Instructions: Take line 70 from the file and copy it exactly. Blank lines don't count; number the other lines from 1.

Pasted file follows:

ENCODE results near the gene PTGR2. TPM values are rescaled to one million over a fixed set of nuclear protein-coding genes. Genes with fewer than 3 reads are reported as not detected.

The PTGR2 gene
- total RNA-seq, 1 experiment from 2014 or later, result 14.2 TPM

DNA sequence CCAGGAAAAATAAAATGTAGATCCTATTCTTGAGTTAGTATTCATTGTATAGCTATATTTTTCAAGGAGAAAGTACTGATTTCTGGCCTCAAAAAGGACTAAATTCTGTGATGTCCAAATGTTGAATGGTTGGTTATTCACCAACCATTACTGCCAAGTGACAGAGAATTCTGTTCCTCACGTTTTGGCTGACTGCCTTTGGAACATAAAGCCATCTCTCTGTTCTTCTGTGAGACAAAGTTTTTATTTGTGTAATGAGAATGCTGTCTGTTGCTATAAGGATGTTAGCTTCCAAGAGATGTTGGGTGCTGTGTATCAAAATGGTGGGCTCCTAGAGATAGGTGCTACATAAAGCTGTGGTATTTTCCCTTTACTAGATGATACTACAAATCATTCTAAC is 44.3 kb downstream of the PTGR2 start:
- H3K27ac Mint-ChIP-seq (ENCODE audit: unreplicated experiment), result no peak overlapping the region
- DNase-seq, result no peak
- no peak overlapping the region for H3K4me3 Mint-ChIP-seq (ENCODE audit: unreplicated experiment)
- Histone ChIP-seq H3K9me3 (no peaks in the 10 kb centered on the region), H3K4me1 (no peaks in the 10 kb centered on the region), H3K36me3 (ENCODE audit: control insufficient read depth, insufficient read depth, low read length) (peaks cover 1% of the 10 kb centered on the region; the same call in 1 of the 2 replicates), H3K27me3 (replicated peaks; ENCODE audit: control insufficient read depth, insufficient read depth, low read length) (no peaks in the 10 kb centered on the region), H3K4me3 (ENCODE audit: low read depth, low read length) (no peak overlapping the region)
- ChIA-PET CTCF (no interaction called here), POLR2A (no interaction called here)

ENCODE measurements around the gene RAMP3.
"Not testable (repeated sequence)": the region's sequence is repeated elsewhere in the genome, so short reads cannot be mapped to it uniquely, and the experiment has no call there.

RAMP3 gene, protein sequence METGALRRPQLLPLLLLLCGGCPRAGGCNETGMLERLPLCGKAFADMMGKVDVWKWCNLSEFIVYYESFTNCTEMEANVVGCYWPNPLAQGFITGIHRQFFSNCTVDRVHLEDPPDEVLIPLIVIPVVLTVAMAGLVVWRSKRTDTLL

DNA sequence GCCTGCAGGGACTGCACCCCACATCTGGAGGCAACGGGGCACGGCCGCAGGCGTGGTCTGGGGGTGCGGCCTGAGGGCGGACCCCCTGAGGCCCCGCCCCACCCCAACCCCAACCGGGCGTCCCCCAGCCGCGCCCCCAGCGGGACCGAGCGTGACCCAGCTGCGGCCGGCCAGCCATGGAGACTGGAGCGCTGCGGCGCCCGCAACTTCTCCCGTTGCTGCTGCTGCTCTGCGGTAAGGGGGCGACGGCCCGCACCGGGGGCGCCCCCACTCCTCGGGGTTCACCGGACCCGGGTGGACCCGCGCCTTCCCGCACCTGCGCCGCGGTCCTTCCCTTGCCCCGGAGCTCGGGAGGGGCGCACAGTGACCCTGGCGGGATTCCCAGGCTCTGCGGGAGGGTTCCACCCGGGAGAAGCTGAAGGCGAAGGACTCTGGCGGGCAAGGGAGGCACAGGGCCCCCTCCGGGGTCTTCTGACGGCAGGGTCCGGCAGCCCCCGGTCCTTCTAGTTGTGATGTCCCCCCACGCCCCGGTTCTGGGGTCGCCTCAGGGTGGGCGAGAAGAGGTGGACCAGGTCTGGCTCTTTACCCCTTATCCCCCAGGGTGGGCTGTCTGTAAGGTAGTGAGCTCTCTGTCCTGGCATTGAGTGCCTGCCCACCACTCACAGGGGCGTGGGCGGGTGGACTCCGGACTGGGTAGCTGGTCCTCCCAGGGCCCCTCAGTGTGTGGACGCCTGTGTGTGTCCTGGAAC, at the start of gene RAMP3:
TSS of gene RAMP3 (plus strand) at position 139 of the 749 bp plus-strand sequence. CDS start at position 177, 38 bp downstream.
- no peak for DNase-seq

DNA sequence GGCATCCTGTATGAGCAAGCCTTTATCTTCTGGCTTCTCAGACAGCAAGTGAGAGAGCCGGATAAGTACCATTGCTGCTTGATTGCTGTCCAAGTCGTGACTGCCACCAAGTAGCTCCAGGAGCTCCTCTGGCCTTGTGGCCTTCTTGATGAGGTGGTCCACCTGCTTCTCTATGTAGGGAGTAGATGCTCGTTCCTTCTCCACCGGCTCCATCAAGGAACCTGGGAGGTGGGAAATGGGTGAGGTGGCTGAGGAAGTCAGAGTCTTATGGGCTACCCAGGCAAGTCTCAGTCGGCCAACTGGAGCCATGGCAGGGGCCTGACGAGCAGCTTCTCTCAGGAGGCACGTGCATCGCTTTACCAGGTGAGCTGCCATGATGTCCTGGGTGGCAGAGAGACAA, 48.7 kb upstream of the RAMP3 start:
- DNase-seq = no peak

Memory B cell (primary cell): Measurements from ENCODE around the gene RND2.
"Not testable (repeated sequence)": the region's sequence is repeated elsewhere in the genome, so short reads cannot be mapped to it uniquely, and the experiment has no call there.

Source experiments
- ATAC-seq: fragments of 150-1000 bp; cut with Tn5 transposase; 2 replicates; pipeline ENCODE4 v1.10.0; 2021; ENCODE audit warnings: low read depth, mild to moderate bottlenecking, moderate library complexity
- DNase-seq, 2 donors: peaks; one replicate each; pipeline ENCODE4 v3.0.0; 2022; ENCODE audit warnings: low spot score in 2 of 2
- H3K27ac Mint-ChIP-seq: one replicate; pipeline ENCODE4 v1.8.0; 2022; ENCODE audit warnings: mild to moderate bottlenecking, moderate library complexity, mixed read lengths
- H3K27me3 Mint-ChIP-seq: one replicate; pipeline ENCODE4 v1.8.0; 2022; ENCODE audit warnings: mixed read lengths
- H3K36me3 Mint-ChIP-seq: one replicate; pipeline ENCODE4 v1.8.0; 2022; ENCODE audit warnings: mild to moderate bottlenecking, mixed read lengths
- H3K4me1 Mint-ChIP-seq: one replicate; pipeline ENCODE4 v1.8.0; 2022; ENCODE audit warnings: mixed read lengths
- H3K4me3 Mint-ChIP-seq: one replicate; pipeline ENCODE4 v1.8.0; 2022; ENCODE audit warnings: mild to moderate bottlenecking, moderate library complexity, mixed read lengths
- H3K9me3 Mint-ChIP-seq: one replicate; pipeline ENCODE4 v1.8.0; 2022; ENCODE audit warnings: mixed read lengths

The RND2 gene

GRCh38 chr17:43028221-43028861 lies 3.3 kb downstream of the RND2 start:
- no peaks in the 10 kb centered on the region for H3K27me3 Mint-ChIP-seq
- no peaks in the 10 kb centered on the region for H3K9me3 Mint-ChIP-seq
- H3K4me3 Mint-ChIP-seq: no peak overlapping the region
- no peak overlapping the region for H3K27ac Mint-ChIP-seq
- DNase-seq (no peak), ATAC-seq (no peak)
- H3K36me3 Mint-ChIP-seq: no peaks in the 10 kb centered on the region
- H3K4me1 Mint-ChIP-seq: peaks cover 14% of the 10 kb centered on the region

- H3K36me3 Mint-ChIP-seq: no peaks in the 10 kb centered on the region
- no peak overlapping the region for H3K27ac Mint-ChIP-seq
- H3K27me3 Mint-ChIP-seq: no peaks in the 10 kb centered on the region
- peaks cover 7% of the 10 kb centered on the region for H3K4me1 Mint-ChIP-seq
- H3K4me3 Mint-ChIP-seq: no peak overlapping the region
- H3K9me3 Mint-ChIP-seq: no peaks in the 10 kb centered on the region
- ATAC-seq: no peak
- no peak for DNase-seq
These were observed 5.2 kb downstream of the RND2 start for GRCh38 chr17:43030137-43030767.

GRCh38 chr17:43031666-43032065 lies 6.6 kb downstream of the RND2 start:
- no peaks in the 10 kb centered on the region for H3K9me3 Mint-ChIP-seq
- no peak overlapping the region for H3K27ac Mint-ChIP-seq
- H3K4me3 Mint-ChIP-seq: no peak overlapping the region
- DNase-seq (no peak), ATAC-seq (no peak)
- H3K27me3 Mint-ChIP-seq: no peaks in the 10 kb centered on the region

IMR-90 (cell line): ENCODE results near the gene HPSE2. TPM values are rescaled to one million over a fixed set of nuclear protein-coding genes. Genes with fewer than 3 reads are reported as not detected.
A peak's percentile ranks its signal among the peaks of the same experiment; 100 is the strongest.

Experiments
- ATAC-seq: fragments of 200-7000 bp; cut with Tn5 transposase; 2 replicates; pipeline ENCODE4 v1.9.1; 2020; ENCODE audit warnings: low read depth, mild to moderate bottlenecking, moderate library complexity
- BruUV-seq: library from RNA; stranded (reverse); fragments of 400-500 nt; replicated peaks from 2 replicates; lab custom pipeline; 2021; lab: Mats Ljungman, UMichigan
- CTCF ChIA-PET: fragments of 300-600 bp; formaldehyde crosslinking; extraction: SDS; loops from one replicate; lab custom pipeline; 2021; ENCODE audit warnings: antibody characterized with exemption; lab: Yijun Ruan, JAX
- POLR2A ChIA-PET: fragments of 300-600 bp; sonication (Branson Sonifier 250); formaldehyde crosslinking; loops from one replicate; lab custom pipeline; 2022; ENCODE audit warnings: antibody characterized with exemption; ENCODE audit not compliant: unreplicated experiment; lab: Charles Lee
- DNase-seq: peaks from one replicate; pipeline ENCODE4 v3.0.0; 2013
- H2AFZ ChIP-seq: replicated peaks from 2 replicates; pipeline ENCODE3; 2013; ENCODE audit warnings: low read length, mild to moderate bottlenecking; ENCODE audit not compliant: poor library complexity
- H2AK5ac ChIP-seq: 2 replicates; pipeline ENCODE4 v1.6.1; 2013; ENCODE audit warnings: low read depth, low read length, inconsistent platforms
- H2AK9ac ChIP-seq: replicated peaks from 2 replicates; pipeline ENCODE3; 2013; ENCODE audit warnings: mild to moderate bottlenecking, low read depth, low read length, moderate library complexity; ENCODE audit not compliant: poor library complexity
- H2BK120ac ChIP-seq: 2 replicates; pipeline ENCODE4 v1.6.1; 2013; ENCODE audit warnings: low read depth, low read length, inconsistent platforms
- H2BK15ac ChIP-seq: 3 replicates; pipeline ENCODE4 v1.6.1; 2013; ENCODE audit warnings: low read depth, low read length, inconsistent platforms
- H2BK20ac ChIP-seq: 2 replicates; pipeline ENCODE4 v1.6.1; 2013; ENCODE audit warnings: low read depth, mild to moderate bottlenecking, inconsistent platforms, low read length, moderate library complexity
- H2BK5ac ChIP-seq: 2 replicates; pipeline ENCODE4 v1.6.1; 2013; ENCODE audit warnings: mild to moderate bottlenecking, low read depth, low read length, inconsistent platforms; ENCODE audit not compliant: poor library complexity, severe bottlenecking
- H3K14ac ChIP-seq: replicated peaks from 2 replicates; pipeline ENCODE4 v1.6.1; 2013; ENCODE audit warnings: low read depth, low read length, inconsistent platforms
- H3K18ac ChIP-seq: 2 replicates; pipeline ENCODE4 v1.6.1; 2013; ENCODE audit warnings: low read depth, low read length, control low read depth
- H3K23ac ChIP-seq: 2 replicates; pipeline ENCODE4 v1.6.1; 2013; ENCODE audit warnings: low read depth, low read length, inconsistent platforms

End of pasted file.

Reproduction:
- H3K23ac ChIP-seq: 2 replicates; pipeline ENCODE4 v1.6.1; 2013; ENCODE audit warnings: low read depth, low read length, inconsistent platforms